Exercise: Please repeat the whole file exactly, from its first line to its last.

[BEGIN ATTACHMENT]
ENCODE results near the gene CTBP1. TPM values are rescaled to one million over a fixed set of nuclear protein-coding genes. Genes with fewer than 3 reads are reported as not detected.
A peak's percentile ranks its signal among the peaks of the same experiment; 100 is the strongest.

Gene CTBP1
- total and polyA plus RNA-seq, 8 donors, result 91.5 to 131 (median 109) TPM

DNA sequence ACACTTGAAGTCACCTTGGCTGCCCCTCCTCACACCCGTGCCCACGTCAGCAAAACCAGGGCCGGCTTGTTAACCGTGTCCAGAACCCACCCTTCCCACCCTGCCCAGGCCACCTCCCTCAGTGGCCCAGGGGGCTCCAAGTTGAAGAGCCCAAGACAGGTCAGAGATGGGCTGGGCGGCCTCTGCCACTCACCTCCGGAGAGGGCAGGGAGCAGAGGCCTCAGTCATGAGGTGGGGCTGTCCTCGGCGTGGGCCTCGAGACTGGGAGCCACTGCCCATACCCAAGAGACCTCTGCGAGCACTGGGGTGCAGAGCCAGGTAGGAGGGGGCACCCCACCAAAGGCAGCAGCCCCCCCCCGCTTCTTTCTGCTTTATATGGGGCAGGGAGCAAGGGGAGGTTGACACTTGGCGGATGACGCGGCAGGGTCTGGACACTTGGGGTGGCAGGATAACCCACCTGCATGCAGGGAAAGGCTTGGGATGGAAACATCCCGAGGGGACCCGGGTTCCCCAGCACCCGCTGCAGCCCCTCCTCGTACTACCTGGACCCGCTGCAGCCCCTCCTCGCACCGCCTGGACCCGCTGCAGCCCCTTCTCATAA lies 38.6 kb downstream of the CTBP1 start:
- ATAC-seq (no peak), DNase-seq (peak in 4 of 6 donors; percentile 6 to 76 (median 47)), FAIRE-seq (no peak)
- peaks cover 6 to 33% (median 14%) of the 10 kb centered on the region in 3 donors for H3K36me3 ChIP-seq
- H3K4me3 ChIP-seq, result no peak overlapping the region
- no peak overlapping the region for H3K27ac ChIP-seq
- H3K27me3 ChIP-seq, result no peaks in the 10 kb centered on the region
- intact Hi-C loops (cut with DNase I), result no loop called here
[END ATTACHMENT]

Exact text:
ENCODE results near the gene CTBP1. TPM values are rescaled to one million over a fixed set of nuclear protein-coding genes. Genes with fewer than 3 reads are reported as not detected.
A peak's percentile ranks its signal among the peaks of the same experiment; 100 is the strongest.

Gene CTBP1
- total and polyA plus RNA-seq, 8 donors, result 91.5 to 131 (median 109) TPM

DNA sequence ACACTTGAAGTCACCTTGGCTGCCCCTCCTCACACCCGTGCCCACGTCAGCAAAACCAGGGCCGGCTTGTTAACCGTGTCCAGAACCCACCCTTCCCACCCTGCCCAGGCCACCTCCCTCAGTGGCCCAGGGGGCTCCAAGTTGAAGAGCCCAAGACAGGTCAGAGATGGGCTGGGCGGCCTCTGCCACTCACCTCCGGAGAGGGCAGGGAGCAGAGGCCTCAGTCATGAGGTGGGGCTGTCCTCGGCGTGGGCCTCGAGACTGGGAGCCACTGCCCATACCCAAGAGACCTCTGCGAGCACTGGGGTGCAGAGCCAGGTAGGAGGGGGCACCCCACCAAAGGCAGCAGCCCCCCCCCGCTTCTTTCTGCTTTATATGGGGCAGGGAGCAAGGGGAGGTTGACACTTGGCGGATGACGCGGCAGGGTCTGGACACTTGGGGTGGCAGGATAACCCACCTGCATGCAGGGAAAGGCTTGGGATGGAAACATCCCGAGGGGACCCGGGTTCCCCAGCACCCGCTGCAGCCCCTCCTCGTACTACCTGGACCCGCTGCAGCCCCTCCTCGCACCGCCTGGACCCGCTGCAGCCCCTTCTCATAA lies 38.6 kb downstream of the CTBP1 start:
- ATAC-seq (no peak), DNase-seq (peak in 4 of 6 donors; percentile 6 to 76 (median 47)), FAIRE-seq (no peak)
- peaks cover 6 to 33% (median 14%) of the 10 kb centered on the region in 3 donors for H3K36me3 ChIP-seq
- H3K4me3 ChIP-seq, result no peak overlapping the region
- no peak overlapping the region for H3K27ac ChIP-seq
- H3K27me3 ChIP-seq, result no peaks in the 10 kb centered on the region
- intact Hi-C loops (cut with DNase I), result no loop called here